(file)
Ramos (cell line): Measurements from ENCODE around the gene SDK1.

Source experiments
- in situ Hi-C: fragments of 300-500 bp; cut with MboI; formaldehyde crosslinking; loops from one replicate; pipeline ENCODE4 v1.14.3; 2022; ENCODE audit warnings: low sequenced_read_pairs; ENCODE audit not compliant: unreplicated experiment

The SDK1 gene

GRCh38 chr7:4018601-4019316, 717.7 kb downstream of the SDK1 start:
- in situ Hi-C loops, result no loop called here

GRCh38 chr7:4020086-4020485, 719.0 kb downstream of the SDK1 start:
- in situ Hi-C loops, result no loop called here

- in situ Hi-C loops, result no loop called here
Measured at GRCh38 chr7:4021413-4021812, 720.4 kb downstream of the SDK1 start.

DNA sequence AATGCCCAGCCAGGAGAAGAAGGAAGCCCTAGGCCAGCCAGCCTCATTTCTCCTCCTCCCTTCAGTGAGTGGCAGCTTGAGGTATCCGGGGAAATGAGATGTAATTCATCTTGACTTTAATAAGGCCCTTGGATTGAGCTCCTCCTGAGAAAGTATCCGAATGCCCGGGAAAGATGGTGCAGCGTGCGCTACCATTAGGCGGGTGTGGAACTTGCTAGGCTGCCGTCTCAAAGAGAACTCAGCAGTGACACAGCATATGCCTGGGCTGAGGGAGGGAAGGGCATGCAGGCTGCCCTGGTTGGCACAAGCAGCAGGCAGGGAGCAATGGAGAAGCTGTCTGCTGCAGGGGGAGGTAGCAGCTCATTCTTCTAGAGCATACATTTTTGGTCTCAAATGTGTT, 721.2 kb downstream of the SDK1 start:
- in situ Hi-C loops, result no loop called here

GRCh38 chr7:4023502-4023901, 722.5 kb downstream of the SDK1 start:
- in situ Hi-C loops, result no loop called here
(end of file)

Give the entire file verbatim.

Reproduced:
Ramos (cell line): Measurements from ENCODE around the gene SDK1.

Source experiments
- in situ Hi-C: fragments of 300-500 bp; cut with MboI; formaldehyde crosslinking; loops from one replicate; pipeline ENCODE4 v1.14.3; 2022; ENCODE audit warnings: low sequenced_read_pairs; ENCODE audit not compliant: unreplicated experiment

The SDK1 gene

GRCh38 chr7:4018601-4019316, 717.7 kb downstream of the SDK1 start:
- in situ Hi-C loops, result no loop called here

GRCh38 chr7:4020086-4020485, 719.0 kb downstream of the SDK1 start:
- in situ Hi-C loops, result no loop called here

- in situ Hi-C loops, result no loop called here
Measured at GRCh38 chr7:4021413-4021812, 720.4 kb downstream of the SDK1 start.

DNA sequence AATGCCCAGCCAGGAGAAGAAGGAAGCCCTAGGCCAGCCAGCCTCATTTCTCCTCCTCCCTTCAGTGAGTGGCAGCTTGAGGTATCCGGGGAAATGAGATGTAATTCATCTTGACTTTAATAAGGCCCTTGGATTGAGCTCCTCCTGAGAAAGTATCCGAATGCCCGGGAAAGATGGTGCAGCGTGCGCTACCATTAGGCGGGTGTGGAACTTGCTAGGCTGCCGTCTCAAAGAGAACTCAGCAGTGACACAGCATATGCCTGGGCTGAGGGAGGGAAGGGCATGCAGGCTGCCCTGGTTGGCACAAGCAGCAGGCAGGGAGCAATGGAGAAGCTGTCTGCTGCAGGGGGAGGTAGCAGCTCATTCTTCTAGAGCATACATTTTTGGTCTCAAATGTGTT, 721.2 kb downstream of the SDK1 start:
- in situ Hi-C loops, result no loop called here

GRCh38 chr7:4023502-4023901, 722.5 kb downstream of the SDK1 start:
- in situ Hi-C loops, result no loop called here